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News Now

Washington
Committee's Approval Of CU Trust Account Parity Is a Milestone
WASHINGTON (11/15/13)--The House Financial Services Committee on Thursday approved legislation that would extend share insurance coverage to all of the underlying owners of funds held by lawyers in trust accounts and realtors in escrow accounts. The bill, known as the Credit Union Share Insurance Fund Parity Act (H.R. 3468), was approved by voice vote.

Thursday's approval of the share insurance legislation is a milestone: It marked the first time since 1998 that a stand-alone piece of pro-credit union legislation was passed through the committee. During the markup session, original co-sponsor Rep. Ed Royce (R-Calif.) noted CUNA's support of the bill and thanked committee Chairman Rep. Jeb Hensarling (R-Texas) and co-sponsors for their help in moving the bill forward.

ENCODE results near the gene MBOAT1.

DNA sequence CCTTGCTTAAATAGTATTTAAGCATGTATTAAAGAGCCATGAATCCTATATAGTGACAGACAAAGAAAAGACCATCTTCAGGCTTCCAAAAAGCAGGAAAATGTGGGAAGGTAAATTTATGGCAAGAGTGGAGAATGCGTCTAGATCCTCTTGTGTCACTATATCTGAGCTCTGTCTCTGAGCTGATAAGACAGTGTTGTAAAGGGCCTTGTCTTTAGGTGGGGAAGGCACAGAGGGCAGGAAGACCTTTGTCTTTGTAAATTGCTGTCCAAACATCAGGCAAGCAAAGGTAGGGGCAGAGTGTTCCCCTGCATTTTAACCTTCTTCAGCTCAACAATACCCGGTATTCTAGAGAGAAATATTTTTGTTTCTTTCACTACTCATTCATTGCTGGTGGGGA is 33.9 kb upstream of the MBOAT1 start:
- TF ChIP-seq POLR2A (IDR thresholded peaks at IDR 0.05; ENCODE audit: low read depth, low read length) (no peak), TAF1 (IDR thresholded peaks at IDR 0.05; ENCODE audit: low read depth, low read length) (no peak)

Credit Union National Association Senior Vice President of Legislative Affairs Ryan Donovan said CUNA has encouraged Congress to address this issue since 2008. The issue is also part of CUNA's 35-point regulatory relief plan.

"We appreciate the bipartisan approach that this legislation was given. The committee and the bill's sponsors worked closely with us and with the National Credit Union Administration on the language, which helped facilitate passage of the bill," he added. "CUNA looks forward to the House considering the bill as soon as possible. We also hope that H.R. 3468 is the first of many regulatory relief bills to move through this committee," Donovan said.

Under the bill, National Credit Union Share Insurance Fund coverage would be provided for accounts such as Interest on Lawyers Trust Accounts (IOLTAs) so they are treated for deposit insurance purposes on the same basis as similar accounts insured by the Federal Deposit Insurance Corp. The bill would correct an NCUA interpretation of the Federal Credit Union Act that puts credit unions at a disadvantage. The NCUA has said that for full insurance coverage, all the clients must be members, rather than just the attorney establishing the account.


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